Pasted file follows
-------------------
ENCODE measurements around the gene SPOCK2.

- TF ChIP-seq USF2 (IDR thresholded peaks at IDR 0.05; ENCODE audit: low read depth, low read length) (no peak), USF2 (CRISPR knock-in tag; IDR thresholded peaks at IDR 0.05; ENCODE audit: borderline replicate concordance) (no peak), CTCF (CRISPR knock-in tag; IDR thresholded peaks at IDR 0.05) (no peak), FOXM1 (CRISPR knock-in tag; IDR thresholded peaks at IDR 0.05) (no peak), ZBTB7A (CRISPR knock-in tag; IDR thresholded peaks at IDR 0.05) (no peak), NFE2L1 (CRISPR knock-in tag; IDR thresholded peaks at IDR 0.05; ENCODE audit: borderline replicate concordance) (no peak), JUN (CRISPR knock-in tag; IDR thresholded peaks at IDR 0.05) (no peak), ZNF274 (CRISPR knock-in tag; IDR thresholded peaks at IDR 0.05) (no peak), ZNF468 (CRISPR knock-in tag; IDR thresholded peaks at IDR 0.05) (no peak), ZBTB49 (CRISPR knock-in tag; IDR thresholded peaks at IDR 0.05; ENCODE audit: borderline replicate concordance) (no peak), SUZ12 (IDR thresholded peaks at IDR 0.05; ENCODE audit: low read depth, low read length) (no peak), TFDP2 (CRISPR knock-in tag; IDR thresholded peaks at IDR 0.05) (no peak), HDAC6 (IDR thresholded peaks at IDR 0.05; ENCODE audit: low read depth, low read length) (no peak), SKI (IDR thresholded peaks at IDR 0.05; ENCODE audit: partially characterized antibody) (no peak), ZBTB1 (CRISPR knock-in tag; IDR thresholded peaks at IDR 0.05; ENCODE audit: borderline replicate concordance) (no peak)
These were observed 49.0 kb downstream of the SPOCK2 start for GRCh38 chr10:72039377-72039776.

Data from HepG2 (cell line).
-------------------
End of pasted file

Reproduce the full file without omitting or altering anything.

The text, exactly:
ENCODE measurements around the gene SPOCK2.

- TF ChIP-seq USF2 (IDR thresholded peaks at IDR 0.05; ENCODE audit: low read depth, low read length) (no peak), USF2 (CRISPR knock-in tag; IDR thresholded peaks at IDR 0.05; ENCODE audit: borderline replicate concordance) (no peak), CTCF (CRISPR knock-in tag; IDR thresholded peaks at IDR 0.05) (no peak), FOXM1 (CRISPR knock-in tag; IDR thresholded peaks at IDR 0.05) (no peak), ZBTB7A (CRISPR knock-in tag; IDR thresholded peaks at IDR 0.05) (no peak), NFE2L1 (CRISPR knock-in tag; IDR thresholded peaks at IDR 0.05; ENCODE audit: borderline replicate concordance) (no peak), JUN (CRISPR knock-in tag; IDR thresholded peaks at IDR 0.05) (no peak), ZNF274 (CRISPR knock-in tag; IDR thresholded peaks at IDR 0.05) (no peak), ZNF468 (CRISPR knock-in tag; IDR thresholded peaks at IDR 0.05) (no peak), ZBTB49 (CRISPR knock-in tag; IDR thresholded peaks at IDR 0.05; ENCODE audit: borderline replicate concordance) (no peak), SUZ12 (IDR thresholded peaks at IDR 0.05; ENCODE audit: low read depth, low read length) (no peak), TFDP2 (CRISPR knock-in tag; IDR thresholded peaks at IDR 0.05) (no peak), HDAC6 (IDR thresholded peaks at IDR 0.05; ENCODE audit: low read depth, low read length) (no peak), SKI (IDR thresholded peaks at IDR 0.05; ENCODE audit: partially characterized antibody) (no peak), ZBTB1 (CRISPR knock-in tag; IDR thresholded peaks at IDR 0.05; ENCODE audit: borderline replicate concordance) (no peak)
These were observed 49.0 kb downstream of the SPOCK2 start for GRCh38 chr10:72039377-72039776.

Data from HepG2 (cell line).